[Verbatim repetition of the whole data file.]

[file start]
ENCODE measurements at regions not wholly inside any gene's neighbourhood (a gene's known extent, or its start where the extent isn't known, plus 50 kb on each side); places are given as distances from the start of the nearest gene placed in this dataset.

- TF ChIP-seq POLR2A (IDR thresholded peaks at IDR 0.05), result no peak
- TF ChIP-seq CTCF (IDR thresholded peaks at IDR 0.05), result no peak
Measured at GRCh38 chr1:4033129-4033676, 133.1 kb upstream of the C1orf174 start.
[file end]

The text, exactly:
ENCODE measurements at regions not wholly inside any gene's neighbourhood (a gene's known extent, or its start where the extent isn't known, plus 50 kb on each side); places are given as distances from the start of the nearest gene placed in this dataset.

- TF ChIP-seq POLR2A (IDR thresholded peaks at IDR 0.05), result no peak
- TF ChIP-seq CTCF (IDR thresholded peaks at IDR 0.05), result no peak
Measured at GRCh38 chr1:4033129-4033676, 133.1 kb upstream of the C1orf174 start.